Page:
I have a fixed rate on the amount due on my Chase card until that amount is paid off. However,next month they are raising the minimum due from 2% to 5% of my balance each month which means my payment goes from $350 to %900.
I’ve been with Chase for 10 yrs.,never had a late payment & paid more than the minimum due each month.
I agree with Joseph, the banks are digging their own graves!

Posted by pat | Report as abusive

JF asks, “Why hasn’t anything been done to prohibit that practice from Washington?”

Why do we have all these different credit cards anyway? What we need is a single-creditor system – one credit card issued by the government instead of all these different banks with all their different rules, interest rates, fees, etc.

Posted by Ima Doofus | Report as abusive

well in my opinion if we feel the need to use credit cards well beyond our means, we need to think about the long term consequences. although if someone has been paying 7% for xxx time, then the bank decides to up the rate to 20+%, the bank should allow the good standing customer to keep the rate on the previous balance. if the rate shoots up, then once it shoots up, any purchases made after that date will reflect the higher interest rate. at least that way you can’t say it’s not fair.

nothing is fair these days. but we live in a capitalist country and it’s all about making money. the good standing credit users are paying for those defaulting. it’s a sick cycle…

Posted by sirdebo | Report as abusive

I’m always amazed at how many people run up huge credit card debts, even though they are employed amd making an excellent living.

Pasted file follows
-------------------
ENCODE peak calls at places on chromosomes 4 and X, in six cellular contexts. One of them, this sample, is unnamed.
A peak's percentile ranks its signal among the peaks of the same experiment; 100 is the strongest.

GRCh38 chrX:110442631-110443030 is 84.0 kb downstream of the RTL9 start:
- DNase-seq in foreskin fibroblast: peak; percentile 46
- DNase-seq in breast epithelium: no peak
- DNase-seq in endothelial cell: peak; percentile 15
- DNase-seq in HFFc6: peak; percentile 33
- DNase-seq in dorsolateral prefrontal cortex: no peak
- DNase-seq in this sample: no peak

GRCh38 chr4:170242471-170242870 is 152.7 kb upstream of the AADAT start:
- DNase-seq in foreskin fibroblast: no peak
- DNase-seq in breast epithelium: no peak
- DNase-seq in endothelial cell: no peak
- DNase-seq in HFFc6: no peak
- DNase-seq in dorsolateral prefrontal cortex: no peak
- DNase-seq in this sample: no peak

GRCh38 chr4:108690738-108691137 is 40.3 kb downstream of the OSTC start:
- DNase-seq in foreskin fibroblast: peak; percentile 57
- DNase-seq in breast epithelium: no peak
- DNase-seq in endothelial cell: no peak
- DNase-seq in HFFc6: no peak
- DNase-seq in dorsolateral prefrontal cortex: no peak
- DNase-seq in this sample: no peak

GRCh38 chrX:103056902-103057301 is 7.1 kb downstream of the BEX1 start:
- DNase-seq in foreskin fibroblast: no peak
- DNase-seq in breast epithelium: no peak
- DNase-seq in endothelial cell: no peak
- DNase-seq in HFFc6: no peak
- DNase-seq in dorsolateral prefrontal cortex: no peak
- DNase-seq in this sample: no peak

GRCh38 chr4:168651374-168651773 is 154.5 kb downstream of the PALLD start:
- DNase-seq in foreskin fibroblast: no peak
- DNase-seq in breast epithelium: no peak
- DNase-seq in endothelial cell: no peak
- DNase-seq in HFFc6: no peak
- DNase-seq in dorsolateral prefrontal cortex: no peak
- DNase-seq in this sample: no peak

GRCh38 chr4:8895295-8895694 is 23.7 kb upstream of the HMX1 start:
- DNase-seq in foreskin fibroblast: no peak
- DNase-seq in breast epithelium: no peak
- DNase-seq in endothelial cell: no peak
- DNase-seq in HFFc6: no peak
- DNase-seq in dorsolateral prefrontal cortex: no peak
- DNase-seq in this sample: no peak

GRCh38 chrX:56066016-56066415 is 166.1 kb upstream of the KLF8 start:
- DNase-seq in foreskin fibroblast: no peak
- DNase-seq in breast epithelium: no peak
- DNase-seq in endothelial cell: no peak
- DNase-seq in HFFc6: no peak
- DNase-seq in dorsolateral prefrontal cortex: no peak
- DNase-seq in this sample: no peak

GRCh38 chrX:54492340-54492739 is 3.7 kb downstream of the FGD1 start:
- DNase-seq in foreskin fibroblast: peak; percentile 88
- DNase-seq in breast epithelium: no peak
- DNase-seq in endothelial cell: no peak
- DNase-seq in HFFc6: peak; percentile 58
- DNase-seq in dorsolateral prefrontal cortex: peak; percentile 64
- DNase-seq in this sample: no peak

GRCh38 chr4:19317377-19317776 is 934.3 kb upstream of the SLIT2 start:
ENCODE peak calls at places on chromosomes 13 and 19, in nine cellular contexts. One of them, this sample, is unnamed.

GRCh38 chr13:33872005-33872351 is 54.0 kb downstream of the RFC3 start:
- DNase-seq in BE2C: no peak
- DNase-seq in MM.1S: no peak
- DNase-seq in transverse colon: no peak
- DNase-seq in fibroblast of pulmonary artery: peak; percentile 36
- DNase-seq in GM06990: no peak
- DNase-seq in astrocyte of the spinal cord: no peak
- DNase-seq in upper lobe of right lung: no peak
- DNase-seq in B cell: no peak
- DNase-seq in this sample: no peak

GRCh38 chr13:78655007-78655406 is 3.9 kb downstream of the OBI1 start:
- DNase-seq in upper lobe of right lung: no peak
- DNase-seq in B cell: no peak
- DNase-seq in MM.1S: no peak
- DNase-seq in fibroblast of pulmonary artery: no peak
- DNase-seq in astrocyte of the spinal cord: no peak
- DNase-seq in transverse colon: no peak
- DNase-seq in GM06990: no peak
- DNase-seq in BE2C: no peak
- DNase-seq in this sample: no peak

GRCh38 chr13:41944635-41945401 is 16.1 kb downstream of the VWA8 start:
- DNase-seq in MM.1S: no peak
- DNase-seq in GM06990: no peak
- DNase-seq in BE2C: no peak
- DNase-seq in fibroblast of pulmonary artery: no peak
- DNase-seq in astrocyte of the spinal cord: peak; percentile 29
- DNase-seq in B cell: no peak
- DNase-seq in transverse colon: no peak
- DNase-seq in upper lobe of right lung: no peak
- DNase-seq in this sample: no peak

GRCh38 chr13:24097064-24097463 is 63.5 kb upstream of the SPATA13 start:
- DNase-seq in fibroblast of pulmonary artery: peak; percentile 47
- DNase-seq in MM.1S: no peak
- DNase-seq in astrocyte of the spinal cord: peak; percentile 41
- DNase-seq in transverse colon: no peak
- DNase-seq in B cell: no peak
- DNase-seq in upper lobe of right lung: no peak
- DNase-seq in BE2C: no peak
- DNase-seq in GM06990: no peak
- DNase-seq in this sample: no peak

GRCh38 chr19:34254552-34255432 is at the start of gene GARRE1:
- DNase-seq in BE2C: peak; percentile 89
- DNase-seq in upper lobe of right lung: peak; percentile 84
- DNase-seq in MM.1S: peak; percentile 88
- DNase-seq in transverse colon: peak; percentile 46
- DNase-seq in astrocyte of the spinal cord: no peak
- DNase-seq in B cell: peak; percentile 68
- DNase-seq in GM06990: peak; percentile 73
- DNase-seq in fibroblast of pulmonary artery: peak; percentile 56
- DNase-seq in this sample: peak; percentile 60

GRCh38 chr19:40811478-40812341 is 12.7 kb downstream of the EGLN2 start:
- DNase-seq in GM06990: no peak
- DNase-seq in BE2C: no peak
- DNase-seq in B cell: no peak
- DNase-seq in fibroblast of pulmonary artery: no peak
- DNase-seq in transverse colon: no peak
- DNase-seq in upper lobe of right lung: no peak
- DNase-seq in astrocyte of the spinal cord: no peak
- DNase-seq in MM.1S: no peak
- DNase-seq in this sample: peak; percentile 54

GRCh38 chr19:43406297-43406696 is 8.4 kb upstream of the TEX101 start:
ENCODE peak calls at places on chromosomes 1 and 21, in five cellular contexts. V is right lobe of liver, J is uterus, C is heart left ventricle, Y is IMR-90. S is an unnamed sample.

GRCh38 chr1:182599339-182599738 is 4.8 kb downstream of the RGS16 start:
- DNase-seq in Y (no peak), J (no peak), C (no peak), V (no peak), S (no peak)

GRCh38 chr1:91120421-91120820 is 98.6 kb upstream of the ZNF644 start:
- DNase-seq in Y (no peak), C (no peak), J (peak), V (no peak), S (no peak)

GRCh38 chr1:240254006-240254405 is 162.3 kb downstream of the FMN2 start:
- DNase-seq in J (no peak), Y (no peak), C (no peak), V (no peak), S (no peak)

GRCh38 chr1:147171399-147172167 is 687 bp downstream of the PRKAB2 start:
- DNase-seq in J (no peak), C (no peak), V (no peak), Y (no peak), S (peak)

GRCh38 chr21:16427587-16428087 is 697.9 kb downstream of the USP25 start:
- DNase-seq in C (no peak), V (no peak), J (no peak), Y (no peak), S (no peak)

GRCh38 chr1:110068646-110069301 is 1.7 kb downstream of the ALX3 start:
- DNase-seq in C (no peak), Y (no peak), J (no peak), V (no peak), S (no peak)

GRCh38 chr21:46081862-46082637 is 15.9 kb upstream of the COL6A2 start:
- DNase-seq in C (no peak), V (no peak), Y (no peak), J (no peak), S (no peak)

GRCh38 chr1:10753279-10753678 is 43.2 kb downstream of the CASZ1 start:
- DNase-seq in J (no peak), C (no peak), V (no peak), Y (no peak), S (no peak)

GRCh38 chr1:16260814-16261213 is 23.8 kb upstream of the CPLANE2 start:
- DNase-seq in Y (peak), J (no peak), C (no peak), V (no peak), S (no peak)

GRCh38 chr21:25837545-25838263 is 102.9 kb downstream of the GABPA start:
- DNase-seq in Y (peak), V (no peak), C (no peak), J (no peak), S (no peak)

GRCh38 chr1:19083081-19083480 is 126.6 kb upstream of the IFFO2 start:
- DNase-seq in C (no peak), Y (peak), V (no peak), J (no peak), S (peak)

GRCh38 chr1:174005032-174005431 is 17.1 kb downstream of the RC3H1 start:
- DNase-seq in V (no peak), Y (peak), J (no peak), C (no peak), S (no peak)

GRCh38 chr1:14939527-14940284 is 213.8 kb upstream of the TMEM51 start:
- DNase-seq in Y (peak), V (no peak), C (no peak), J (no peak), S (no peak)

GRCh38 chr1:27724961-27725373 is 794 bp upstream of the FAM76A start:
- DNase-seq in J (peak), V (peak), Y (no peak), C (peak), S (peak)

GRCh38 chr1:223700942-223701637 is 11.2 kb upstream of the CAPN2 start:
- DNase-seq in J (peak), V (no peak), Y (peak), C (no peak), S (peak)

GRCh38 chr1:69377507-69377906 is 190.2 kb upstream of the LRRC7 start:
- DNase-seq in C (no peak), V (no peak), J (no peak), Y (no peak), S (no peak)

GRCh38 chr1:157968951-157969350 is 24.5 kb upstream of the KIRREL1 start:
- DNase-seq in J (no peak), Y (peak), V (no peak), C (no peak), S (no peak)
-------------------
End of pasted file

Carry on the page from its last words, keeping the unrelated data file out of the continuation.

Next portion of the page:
People have to have that big flat panel tv or expensive new car for me me ME, and not later, when they can save up for it, but now now NOW. You have to keep up with what buddy down the street has…

I agree that cash is king, don’t buy unless you can afford it – but it’s so difficult after eating out 5 days a week & buying cigarettes and beer – ya know???

;-)

Posted by Rob | Report as abusive

Wait til you get hammered by the invisable FICO gods. Talk about a flawed system that controls our lives! Obama needs to look into this! Example: Got profit sharing money, paid off two accounts…responsible, right?…wound up being penalized for it!! Paying them off wiped out my positive debt ratio, making my FICO score plummet approx. 100 points in one month. How’s that for screwed up????!!??

Posted by RetroRon | Report as abusive

Our Chase card notified us that due to inactivity in our account, that our rate was being raised by a huge amount. We had been paying more than the minimum balance, on time, were never late. But this was not good enough. Since we had the option to cancel the card immidiately and start paying the balance off at the old, much lower, rate, guess what we did?

We have a few other credit cards but have been paying cash now for the last year. It is liberating to finally be taking control of our finances. The credit card companies/banks are not your friend.

Posted by Mark | Report as abusive

[...] Banks Must Brace For CreditCard Pile … [...]

I am in agreement with those who are outraged. It’s important to remember, though, that from time immemorial, finance and political power have been inseparable. If at any point (and it happens) one is duped into believing otherwise, one is drinking the Kool-Aid.
At this point the supposedly populist administration has, just as have all previous administrations, everything it possibly can to help out their friends in the financial community. The Clintonistas were Yuppie Scum, sending jobs abroad and rewarding themselves with huge consulting fees for doing so. The Bushies were the Friends of All Big Money But Especially Unearned Money. Everyone does the money dance. It’s about power and greed. It’s what humans do. Don’t underestimate the greed of the ‘Average Joe or Jane’, either. Everyone criticizes the government for being wasteful but then votes for their representatives for bringing them the goodies to their district — polls over the years consistently indicate the populace things government is terrible but that their particular representatives are just swell — doesn’t quite add up, does it?